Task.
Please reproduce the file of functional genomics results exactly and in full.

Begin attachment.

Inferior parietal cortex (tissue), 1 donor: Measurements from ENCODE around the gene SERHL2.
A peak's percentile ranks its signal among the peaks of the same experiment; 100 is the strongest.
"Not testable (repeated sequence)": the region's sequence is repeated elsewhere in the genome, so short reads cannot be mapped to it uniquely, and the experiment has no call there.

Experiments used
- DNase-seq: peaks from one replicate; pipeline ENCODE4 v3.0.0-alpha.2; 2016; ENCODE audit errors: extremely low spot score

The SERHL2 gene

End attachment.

Inferior parietal cortex (tissue), 1 donor: Measurements from ENCODE around the gene SERHL2.
A peak's percentile ranks its signal among the peaks of the same experiment; 100 is the strongest.
"Not testable (repeated sequence)": the region's sequence is repeated elsewhere in the genome, so short reads cannot be mapped to it uniquely, and the experiment has no call there.

Experiments used
- DNase-seq: peaks from one replicate; pipeline ENCODE4 v3.0.0-alpha.2; 2016; ENCODE audit errors: extremely low spot score

The SERHL2 gene